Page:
Obsessive-compulsive disorder (OCD) is often dramatized in the media, but not many fully understand the condition.
Yes, some people with OCD might overly organize, obsessively wash their hands, or perform certain rituals many times a day. But while this might be partially accurate, it doesn’t paint a clear and complete picture.
OCD is characterized by two main components:
- obsessions: repetitive, unwanted thoughts or images
- compulsions: repetitive, ritualized behaviors a person is driven to do
Although many people have experienced obsessions and compulsions at some point in their lives, if you have OCD, these thoughts and behaviors often interfere with daily life.
If you think you may have OCD, it’s natural to have many questions. Consider taking our brief screening test to help you determine whether you might need to be evaluated by a mental health professional.
This short, free OCD test is meant for anyone who thinks they may benefit from an evaluation for OCD.
The statements in this quiz can help you figure out whether you might need the support of a mental health professional for the symptoms you’ve been experiencing.
A therapist can also help you determine if your issues may be a symptom of a different mental health condition and recommend a treatment plan if necessary.
This online screening is not a definitive tool. It will not guarantee that you may be diagnosed with X condition.
But you can use this test as a self-screening tool to track your symptoms. It also might show your doctor how your behavior has changed from one visit to the next.
Only a trained medical professional, such as a doctor or mental health professional, can help you determine the next best steps for you.
This is a screening measure to help you determine whether you might benefit from an evaluation by a mental health professional for obsessive-compulsive disorder (OCD).
For each item, indicate the extent to which it is true by checking the appropriate box next to the item.
This online screening is not a diagnostic tool. Only a trained medical professional, like a doctor or mental health professional, can help you determine the next best steps for you.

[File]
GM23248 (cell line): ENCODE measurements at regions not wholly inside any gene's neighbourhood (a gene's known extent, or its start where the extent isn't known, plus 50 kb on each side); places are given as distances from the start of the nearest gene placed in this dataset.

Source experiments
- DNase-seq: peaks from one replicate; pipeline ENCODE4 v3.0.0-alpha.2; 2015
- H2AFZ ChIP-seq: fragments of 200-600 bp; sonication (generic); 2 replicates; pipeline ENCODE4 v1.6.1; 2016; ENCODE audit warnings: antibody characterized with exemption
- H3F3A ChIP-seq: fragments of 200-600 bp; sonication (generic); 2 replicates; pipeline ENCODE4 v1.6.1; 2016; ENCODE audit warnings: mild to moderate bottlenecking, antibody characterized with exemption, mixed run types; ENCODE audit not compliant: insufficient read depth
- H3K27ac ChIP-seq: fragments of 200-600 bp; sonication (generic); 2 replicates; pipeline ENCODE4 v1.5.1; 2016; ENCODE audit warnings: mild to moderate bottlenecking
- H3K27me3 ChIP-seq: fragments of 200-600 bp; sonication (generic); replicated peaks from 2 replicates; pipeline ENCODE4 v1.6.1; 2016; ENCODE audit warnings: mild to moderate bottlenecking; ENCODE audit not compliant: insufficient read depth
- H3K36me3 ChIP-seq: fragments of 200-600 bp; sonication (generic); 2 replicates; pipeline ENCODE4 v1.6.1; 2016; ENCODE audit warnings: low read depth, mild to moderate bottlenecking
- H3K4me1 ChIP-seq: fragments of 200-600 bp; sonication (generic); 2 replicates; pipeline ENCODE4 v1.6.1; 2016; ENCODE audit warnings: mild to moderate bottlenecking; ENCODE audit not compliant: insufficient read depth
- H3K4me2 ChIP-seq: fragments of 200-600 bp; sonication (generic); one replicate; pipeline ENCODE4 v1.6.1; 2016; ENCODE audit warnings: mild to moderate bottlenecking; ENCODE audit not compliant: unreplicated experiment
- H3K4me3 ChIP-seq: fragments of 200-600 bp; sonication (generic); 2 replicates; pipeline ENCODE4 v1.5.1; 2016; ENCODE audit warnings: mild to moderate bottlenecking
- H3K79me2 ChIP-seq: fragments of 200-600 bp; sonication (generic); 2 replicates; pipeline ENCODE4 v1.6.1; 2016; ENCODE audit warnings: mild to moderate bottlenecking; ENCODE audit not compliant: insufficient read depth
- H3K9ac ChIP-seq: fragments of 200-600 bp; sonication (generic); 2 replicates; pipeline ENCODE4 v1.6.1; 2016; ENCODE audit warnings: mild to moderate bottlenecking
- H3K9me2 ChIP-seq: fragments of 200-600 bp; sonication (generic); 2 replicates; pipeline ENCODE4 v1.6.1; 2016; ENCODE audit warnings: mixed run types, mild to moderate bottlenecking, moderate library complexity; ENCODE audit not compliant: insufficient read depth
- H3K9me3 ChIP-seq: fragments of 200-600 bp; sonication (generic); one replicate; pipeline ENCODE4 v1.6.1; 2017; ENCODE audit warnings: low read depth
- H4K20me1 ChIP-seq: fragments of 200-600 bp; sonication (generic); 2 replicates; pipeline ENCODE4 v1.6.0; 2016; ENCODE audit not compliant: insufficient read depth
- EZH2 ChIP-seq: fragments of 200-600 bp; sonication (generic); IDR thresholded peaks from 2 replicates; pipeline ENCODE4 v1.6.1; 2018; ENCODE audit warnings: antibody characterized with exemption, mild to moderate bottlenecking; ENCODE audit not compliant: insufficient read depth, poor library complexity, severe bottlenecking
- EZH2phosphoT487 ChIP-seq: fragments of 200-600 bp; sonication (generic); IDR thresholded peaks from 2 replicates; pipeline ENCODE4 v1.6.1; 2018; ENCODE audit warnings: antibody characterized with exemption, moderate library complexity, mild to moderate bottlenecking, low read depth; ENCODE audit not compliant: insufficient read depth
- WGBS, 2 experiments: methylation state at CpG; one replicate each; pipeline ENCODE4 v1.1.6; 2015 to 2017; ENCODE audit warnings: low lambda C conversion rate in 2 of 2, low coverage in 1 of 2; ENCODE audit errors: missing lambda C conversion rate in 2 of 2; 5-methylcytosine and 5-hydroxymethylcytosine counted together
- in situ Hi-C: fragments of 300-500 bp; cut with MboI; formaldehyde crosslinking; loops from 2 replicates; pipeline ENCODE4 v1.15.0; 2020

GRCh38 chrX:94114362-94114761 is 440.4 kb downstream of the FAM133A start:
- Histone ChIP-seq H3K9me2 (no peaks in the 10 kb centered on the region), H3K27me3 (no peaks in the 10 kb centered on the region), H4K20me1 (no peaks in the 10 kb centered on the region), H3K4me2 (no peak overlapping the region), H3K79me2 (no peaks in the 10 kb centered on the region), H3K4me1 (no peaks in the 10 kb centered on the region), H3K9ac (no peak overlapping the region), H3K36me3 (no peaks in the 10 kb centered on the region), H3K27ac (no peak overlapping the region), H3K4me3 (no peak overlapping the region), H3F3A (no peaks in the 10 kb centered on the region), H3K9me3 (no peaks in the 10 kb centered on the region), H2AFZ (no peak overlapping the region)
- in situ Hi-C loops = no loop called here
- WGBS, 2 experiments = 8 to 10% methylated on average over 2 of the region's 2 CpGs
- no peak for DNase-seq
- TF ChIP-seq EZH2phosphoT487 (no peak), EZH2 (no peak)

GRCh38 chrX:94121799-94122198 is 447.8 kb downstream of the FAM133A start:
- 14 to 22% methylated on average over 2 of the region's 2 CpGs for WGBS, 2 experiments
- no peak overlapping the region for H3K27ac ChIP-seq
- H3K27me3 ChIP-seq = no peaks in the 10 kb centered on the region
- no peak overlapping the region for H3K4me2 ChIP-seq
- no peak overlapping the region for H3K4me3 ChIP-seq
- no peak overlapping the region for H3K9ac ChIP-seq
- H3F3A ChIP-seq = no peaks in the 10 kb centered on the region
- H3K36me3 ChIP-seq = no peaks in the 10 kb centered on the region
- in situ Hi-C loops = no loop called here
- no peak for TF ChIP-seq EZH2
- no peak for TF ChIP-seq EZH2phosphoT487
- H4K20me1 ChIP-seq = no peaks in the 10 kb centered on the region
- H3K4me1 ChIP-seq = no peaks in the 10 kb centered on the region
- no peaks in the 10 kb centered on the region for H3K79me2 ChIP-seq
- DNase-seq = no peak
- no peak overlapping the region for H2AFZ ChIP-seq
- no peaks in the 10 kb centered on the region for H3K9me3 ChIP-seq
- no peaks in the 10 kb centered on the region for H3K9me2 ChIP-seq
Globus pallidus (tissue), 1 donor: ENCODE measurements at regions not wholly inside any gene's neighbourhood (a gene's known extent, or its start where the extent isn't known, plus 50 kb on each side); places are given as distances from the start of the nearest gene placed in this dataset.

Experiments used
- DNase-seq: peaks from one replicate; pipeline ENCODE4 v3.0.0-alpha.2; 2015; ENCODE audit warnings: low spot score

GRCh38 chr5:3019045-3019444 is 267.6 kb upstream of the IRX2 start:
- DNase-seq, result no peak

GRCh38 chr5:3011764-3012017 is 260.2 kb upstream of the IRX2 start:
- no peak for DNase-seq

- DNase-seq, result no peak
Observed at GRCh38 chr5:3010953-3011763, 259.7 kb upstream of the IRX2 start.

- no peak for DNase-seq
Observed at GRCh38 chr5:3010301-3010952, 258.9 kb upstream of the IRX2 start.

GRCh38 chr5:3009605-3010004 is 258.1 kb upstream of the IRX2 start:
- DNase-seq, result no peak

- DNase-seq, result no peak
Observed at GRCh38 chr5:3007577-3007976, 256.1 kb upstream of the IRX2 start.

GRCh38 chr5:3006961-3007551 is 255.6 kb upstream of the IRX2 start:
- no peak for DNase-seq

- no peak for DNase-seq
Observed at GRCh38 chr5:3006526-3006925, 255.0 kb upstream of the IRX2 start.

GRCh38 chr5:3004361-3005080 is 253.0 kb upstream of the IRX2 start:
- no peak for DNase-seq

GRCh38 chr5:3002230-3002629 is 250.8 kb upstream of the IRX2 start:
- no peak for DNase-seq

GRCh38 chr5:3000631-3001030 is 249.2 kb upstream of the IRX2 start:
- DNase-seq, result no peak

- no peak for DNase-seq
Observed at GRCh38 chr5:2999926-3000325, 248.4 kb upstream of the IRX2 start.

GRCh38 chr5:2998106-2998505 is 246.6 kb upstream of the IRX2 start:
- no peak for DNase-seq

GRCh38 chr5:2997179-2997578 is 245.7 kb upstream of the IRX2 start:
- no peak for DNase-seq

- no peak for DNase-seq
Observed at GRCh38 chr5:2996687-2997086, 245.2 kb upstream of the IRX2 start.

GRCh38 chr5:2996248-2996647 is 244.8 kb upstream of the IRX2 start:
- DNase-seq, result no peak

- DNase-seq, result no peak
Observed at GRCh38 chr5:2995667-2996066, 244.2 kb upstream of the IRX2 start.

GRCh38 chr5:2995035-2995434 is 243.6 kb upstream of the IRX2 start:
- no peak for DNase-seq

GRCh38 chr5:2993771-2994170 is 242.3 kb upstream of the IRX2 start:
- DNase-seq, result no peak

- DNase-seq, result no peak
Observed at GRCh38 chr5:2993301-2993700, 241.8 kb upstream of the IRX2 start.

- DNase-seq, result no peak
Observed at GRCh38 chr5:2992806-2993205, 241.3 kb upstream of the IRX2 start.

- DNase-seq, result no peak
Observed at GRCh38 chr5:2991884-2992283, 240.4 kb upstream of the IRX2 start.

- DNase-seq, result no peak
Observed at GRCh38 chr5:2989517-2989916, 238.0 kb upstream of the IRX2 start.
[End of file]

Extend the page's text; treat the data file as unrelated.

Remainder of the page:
This quiz can’t replace a clinical diagnosis. If you believe you might have bipolar disorder or another condition after taking this test, consider reaching out to a qualified professional about your symptoms.
What are the 4 types of OCD?
It’s important to note that more than 4 types of OCD exist. There are many different types to consider, which include:
- contamination OCD
- relationship OCD
- harm OCD
- religion OCD
But specific types of OCD aren’t distinguished in the Diagnostic and Statistical Manual of Mental Disorders, 5th edition, text revision (DSM-5-TR). For more information consider visiting Psych Central’s resource page on various types of OCD.
How do you test if I have OCD?
If you believe you live with OCD, screening tools and questionnaires are available to help you identify signs and symptoms you may be experiencing.
But consider speaking with a mental health professional to help make a proper diagnosis. Professionals often use the Diagnostic and Statistical Manual of Mental Disorders, 5th edition, text revision (DSM-5-TR) as a guideline for diagnosing OCD.
What are 5 symptoms of OCD?
Obsessions and compulsions are two types of symptoms associated with OCD. Examples of obsessions, or unwanted thoughts, could include:
- images of hurting others or yourself
- thoughts you consider immoral, bad, or shameful
- urges to do something you don’t want to do
Some examples of compulsions include:
- repeating words or phrases mentally
- hand-washing, cleaning and grooming to avoid contamination
- excessively repeating an action
- counting or performing other rituals to prevent harm
Is OCD neurodivergent?
Yes. Neurodivergent is an umbrella term to describe someone living with brain function outside of what’s typical for the majority, such as autism spectrum disorder (ASD) and OCD.